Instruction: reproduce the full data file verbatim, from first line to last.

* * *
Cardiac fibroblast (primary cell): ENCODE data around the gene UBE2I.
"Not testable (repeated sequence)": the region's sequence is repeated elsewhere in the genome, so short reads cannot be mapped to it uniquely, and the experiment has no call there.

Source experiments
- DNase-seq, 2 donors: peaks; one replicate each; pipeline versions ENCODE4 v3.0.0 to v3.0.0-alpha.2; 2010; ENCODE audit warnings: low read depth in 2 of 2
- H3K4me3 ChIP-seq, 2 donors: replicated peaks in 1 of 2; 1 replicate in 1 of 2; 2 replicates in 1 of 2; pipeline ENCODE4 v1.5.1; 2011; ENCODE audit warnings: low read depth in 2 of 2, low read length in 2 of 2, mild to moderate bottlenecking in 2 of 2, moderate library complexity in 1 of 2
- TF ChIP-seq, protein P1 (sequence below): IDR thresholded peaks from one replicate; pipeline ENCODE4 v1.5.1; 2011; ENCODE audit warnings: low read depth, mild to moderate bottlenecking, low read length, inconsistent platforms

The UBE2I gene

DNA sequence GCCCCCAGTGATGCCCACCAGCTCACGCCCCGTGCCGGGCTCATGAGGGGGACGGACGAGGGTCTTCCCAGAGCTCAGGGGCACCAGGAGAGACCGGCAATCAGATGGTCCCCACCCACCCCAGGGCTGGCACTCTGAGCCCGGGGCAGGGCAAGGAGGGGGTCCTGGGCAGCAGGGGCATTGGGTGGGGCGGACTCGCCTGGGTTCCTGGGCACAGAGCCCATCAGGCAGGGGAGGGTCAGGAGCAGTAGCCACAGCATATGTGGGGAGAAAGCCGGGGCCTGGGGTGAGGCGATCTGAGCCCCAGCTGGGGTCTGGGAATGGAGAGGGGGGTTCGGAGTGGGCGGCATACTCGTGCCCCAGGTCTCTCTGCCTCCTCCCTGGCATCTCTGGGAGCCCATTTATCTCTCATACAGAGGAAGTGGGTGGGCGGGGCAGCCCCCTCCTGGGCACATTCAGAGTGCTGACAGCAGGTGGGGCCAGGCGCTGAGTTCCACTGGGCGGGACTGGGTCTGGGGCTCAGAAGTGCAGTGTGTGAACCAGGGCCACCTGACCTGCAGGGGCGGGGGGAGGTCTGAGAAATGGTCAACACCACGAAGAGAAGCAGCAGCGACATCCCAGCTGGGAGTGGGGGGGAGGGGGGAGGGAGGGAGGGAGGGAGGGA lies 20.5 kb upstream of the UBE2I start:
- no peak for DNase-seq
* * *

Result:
Cardiac fibroblast (primary cell): ENCODE data around the gene UBE2I.
"Not testable (repeated sequence)": the region's sequence is repeated elsewhere in the genome, so short reads cannot be mapped to it uniquely, and the experiment has no call there.

Source experiments
- DNase-seq, 2 donors: peaks; one replicate each; pipeline versions ENCODE4 v3.0.0 to v3.0.0-alpha.2; 2010; ENCODE audit warnings: low read depth in 2 of 2
- H3K4me3 ChIP-seq, 2 donors: replicated peaks in 1 of 2; 1 replicate in 1 of 2; 2 replicates in 1 of 2; pipeline ENCODE4 v1.5.1; 2011; ENCODE audit warnings: low read depth in 2 of 2, low read length in 2 of 2, mild to moderate bottlenecking in 2 of 2, moderate library complexity in 1 of 2
- TF ChIP-seq, protein P1 (sequence below): IDR thresholded peaks from one replicate; pipeline ENCODE4 v1.5.1; 2011; ENCODE audit warnings: low read depth, mild to moderate bottlenecking, low read length, inconsistent platforms

The UBE2I gene

DNA sequence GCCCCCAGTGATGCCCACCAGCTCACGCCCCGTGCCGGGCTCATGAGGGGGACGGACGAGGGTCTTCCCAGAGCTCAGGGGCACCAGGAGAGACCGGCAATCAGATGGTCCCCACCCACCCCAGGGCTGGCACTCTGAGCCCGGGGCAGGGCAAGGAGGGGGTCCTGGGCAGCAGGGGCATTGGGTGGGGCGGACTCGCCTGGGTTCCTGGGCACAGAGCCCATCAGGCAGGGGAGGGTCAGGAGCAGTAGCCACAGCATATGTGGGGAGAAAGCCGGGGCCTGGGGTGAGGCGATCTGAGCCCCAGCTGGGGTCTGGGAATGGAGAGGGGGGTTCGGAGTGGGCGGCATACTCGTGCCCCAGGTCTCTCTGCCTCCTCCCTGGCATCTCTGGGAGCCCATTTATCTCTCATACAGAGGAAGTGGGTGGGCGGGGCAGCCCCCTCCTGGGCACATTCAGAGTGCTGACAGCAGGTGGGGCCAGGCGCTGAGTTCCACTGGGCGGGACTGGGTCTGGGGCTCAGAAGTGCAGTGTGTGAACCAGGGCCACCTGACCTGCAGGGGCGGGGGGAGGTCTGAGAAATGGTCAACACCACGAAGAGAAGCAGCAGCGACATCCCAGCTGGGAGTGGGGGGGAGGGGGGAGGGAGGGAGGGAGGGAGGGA lies 20.5 kb upstream of the UBE2I start:
- no peak for DNase-seq